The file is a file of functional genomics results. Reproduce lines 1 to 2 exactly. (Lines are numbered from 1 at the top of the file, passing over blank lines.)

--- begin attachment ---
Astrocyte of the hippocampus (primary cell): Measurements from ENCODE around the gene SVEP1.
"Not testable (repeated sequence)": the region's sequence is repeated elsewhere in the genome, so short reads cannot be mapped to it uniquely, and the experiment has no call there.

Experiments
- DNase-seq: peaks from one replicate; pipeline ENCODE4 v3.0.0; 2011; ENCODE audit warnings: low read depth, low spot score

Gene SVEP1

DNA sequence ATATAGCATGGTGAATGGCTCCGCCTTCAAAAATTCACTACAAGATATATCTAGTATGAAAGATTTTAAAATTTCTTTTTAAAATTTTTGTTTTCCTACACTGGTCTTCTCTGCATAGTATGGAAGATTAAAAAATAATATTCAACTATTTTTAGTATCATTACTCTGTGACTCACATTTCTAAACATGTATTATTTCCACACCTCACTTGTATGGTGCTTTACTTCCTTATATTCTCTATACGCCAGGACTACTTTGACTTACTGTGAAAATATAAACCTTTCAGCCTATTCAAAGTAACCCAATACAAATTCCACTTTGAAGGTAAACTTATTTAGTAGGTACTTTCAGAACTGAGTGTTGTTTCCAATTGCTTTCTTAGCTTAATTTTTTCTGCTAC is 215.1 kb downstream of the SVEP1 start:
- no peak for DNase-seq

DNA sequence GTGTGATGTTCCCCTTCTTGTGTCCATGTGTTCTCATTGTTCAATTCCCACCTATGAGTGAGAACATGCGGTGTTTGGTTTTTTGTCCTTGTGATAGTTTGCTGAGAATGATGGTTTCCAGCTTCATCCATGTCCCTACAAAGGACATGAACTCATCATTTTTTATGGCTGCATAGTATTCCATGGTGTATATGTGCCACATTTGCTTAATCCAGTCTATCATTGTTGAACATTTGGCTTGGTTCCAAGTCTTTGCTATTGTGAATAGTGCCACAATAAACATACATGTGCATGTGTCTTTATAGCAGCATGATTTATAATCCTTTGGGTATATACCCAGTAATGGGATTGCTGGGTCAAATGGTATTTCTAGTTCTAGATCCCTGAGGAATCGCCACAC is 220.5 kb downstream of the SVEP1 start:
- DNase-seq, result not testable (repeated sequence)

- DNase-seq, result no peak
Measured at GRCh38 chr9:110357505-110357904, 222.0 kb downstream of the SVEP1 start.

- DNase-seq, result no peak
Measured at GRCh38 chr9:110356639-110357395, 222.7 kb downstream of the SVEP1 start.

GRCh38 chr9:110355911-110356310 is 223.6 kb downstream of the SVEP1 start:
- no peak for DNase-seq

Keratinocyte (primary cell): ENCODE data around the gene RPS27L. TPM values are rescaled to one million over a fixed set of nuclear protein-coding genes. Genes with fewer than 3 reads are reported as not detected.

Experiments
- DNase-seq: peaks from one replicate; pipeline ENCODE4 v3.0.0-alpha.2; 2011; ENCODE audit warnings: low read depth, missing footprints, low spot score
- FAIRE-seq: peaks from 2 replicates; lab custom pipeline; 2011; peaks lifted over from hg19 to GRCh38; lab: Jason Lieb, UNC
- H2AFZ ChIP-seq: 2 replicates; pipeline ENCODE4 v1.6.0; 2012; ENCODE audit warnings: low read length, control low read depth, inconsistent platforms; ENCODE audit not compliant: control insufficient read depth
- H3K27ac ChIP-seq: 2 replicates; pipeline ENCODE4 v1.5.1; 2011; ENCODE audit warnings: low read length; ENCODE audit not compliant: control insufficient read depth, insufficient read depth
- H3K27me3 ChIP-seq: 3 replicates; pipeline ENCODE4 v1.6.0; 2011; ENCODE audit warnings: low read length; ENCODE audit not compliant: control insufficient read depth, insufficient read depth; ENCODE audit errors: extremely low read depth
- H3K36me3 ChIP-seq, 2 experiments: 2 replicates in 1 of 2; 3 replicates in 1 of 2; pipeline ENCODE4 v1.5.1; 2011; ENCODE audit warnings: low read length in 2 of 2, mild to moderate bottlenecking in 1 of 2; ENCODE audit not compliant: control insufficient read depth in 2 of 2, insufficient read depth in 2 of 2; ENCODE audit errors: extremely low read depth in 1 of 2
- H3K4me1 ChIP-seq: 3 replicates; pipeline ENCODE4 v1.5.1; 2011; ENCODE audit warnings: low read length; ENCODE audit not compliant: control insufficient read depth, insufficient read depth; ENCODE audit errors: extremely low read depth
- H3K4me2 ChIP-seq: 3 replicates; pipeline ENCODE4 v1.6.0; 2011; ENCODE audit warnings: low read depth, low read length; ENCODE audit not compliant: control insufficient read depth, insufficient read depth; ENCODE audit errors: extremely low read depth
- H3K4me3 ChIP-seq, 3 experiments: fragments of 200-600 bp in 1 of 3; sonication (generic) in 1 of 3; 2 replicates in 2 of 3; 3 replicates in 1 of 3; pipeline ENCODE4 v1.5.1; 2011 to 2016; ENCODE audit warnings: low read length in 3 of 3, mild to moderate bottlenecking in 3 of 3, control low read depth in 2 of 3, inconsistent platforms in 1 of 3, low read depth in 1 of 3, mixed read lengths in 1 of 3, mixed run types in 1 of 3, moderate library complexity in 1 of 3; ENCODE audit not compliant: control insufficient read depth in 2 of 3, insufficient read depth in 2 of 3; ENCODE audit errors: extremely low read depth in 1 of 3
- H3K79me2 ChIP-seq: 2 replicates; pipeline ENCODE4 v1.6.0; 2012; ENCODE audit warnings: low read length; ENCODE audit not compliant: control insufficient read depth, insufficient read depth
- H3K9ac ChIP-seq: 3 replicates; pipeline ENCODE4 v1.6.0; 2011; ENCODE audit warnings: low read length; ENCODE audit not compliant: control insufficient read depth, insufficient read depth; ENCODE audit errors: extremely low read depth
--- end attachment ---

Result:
Astrocyte of the hippocampus (primary cell): Measurements from ENCODE around the gene SVEP1.
"Not testable (repeated sequence)": the region's sequence is repeated elsewhere in the genome, so short reads cannot be mapped to it uniquely, and the experiment has no call there.